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Green Chile Stew

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I recently ordered a bunch of chiles from New Mexico, and I have copious amounts of Hatch green chile right now. I've already made some excellent carne adovada with some of the red chile; now it's time to play with the green.

First thing I think I'm going to make with it is some green chile stew. I've made it before with good results, although I can't recall the particular recipe I looked at. Can't even remember what meat I used, if any... I should write these things down. Kind of leaning towards beef, but I could make my own broth if I used a whole chicken.

The thing I like about this forum is that quite a few folks seem to know what they're talking about when it comes to food. I'd just like to bring up this topic here to see if anyone has any tips or anything otherwise insightful as it applies to green chile stew.

Anyways... just trying to bounce some ideas off other folks. I'm going to start browsing my own recipes tomorrow, so maybe we can have a discussion about this very important issue facing our nation today - green chile stew.

Oh, and for accompaniments... anyone got any better suggestions than cornbread or tortillas?

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  1. Okay, to start, it's pork. ;D

    But first things first. You have to roast your green chiles, assuming that haven't been already, but you want to make the skins blistering hot and black, and then toss them in a paperbag to sweat for about 15 minutes. You can do this with your broiler, your grill, or the flame on your gas stove, you choose.

    What you want is for the skins to separate from the pepper like (or kinda like) a slipper. When the chile roasting guys are out, they have tumbling drums over fire that both scorchs the skins and peels them at the same time. (Might I just add- this isn't really chile season... They are usually at their peak a bit later in the summer).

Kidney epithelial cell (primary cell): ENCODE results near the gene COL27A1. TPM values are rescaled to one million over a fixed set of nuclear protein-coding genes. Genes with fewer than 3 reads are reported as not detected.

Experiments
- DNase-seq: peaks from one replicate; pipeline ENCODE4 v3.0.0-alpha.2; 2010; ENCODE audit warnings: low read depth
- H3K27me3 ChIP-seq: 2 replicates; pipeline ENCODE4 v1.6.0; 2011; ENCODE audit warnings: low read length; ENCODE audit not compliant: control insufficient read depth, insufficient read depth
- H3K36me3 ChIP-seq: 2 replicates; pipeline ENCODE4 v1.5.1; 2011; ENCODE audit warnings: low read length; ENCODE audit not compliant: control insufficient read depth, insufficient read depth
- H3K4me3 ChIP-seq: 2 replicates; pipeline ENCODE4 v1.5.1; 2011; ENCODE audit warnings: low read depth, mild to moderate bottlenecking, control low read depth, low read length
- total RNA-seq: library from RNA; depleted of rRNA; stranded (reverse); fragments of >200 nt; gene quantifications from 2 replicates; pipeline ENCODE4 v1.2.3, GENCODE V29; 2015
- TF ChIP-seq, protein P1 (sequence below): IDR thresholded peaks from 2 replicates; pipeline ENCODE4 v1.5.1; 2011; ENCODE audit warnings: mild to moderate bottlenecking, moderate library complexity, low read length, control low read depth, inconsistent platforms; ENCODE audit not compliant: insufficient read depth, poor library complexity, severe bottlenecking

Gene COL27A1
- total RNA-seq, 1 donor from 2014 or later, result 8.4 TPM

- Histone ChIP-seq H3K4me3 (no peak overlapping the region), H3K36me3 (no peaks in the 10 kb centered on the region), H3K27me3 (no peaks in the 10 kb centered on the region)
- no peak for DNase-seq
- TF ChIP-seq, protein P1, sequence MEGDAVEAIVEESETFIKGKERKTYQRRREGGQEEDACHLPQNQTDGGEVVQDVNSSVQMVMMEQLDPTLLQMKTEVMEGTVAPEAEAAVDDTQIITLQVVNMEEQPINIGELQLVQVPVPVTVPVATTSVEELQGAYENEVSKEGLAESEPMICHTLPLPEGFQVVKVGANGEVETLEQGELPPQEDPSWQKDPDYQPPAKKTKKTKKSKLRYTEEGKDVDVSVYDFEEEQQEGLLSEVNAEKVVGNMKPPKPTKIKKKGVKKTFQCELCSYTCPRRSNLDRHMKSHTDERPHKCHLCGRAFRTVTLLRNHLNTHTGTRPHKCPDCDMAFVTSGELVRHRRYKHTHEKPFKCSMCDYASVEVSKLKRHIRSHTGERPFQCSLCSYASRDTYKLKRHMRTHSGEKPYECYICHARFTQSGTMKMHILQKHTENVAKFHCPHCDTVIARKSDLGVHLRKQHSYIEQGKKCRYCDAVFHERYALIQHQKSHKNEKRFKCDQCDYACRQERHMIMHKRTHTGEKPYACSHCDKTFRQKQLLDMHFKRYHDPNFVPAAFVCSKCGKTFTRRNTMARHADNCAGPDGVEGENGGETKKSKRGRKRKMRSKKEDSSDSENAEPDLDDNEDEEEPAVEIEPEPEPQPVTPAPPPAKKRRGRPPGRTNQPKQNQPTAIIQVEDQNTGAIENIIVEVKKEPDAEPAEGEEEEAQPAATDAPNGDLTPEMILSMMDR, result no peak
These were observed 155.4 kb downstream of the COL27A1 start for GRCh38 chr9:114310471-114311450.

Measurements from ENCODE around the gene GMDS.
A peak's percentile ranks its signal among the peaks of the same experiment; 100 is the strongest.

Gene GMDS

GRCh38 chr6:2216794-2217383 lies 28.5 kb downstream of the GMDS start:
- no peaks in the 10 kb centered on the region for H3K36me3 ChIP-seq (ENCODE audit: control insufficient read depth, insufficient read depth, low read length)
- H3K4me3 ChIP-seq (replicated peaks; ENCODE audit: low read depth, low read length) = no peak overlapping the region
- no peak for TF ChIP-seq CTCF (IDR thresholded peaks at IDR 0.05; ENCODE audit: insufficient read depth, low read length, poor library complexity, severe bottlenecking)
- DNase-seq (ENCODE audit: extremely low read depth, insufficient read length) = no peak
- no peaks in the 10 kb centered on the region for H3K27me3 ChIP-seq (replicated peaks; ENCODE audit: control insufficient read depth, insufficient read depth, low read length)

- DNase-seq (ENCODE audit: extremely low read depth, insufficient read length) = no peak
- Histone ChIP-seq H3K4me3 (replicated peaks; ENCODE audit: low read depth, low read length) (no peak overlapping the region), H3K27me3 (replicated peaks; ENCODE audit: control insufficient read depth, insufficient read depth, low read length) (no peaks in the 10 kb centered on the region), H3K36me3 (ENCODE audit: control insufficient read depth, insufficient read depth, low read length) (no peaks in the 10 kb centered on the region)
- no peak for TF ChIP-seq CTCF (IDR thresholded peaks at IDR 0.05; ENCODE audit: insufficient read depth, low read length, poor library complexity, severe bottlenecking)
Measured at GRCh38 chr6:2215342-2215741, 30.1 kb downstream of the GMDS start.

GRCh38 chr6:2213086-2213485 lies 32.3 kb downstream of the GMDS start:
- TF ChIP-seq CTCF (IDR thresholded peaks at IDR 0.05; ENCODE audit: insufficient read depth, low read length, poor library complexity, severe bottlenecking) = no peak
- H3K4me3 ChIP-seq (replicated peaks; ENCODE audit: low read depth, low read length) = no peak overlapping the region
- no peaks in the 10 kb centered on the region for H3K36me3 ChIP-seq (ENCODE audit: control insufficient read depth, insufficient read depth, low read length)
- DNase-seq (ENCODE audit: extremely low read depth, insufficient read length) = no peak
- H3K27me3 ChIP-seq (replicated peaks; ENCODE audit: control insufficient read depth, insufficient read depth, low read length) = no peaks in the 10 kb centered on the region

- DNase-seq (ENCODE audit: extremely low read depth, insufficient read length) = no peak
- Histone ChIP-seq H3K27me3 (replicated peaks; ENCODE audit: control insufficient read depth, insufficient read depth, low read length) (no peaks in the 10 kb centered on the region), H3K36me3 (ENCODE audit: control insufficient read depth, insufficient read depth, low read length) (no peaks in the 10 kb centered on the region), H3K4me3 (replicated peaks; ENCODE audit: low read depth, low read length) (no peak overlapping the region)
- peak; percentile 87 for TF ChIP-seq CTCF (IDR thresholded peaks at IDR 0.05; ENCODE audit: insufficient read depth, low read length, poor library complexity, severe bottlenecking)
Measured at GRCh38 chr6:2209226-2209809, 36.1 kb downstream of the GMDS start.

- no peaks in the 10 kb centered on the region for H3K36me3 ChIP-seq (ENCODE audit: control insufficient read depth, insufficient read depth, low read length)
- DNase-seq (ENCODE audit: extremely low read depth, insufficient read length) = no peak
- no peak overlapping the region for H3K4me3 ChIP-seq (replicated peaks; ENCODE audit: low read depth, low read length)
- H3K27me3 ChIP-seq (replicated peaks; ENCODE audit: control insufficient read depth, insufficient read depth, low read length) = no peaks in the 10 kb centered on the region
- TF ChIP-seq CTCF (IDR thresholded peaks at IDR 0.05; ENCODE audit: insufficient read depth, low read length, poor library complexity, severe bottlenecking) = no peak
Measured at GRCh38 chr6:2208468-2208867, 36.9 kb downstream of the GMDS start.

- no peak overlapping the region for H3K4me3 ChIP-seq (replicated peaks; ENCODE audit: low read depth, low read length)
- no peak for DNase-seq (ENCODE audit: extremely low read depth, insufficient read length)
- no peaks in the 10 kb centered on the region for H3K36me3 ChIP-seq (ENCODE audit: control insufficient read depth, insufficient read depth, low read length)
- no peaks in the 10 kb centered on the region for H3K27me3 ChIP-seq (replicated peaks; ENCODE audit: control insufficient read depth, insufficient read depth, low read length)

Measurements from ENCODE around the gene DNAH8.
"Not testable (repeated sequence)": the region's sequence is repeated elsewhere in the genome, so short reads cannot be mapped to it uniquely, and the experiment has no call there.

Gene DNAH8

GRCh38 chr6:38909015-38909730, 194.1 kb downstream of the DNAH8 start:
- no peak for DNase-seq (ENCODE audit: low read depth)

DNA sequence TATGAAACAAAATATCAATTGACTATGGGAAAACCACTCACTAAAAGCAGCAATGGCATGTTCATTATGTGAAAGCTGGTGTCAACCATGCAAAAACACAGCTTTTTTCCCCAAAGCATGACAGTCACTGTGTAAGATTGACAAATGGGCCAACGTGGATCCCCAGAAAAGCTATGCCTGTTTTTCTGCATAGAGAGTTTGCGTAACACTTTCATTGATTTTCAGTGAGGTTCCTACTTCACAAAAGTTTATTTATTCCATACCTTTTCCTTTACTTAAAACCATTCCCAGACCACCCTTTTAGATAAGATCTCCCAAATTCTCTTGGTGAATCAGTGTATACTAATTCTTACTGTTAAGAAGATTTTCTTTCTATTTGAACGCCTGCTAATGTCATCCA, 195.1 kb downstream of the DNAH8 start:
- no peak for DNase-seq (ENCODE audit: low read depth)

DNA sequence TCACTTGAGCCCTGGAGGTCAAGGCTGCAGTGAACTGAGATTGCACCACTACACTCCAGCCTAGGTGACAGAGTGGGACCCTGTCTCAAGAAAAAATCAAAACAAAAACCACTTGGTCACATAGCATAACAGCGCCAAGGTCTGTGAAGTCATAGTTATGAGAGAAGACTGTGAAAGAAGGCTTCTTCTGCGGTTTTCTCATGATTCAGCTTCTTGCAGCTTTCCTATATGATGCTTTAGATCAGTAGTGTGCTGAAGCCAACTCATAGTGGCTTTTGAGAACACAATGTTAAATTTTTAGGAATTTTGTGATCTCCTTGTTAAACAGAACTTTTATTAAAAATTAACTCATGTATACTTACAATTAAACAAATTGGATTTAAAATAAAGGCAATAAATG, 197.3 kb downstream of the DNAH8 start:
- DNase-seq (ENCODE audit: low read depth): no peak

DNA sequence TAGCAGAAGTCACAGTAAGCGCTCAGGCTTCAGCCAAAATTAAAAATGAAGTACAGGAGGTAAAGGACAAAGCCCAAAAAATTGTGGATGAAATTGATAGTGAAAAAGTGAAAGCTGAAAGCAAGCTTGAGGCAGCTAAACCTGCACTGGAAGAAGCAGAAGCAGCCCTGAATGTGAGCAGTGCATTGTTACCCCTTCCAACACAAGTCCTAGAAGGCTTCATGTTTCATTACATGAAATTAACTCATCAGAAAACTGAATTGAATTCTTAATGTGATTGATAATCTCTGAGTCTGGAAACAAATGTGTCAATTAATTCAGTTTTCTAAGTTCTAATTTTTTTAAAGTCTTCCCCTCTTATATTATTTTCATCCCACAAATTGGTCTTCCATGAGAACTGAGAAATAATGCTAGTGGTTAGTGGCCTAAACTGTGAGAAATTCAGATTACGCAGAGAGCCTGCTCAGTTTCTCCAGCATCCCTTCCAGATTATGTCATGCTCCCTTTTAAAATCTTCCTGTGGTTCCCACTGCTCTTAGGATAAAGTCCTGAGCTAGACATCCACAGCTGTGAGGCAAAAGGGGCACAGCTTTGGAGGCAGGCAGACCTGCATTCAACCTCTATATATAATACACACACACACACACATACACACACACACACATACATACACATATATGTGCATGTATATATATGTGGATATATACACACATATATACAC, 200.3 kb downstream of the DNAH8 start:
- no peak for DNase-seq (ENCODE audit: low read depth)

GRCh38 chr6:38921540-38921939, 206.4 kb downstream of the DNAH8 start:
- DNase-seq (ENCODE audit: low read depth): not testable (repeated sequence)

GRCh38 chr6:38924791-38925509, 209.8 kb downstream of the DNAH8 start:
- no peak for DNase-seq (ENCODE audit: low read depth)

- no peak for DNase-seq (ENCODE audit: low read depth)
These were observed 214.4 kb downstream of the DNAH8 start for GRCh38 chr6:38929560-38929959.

Anyway, once your peppers are peeled and seeded (I usually don't seed, I like the heat), dice them coarsely.

    Now, here's where we can resort to fisticuffs, but I hope it won't come to that. My Chile Verde is pretty simple. I get a nice pork butt (shoulder), and cube it. You want a cut that has some fat on it. I toss the pork with flour, salt and pepper, and brown in batches. Vegetable oil is fine. I use duck fat, because I can.

    During the last batch, I toss in lots of slivered garlic (why mince? too much work!), and shallot or onion. when the meat seems to be browning, but not burning, I add about 1/2 cup tequila to deglaze.

    Then add the rest of the pork back, stir it up, and chicken broth to just barely cover. Let this simmer slowly for at least 3 hours.

    I like a thin broth, meaty chile verde. Others may chime in differently, but that's the beauty of opinions.

    4 Replies
    1. re: cheesemonger

      When do you put the chiles in?

      1. re: crawfish

        oops- the chiles go in with the chicken broth, etc. Mostly it's about browning the pork in batches, then combining the whole thing together in the pot and letting simmer.

        Sorry about that.

        1. re: cheesemonger

          dear cheesemonger, your a great chef.

      2. re: cheesemonger

        I like your approach, and I'd definitely be using duck fat if I had any laying around. I asked for a tub of duck fat for Christmas, and my mom thought I was joking so she didn't get me any. All this mail order food gets expensive...

        I probably should have been more specific about my chiles. They're already roasted, peeled and diced. Bought them frozen, and I only thaw them when I'm ready to use them. I really need a deep freeze - there's little room for much else other than chile and ice cubes in my freezer right now. The anaheim chiles they sell in the grocery stores around here don't pack any heat, and I figured the only way to get good chile is to order it directly from the source.

        I may not get to go through with the whole roasting ritual, and I wouldn't be surprised if I paid a premium to have them prepared for me, but I think it balances out with the shipping costs (figure it would cost more to ship whole chiles than frozen bags). Plus, it is pretty quick and easy to thaw some out and throw it directly into whatever I'm cooking.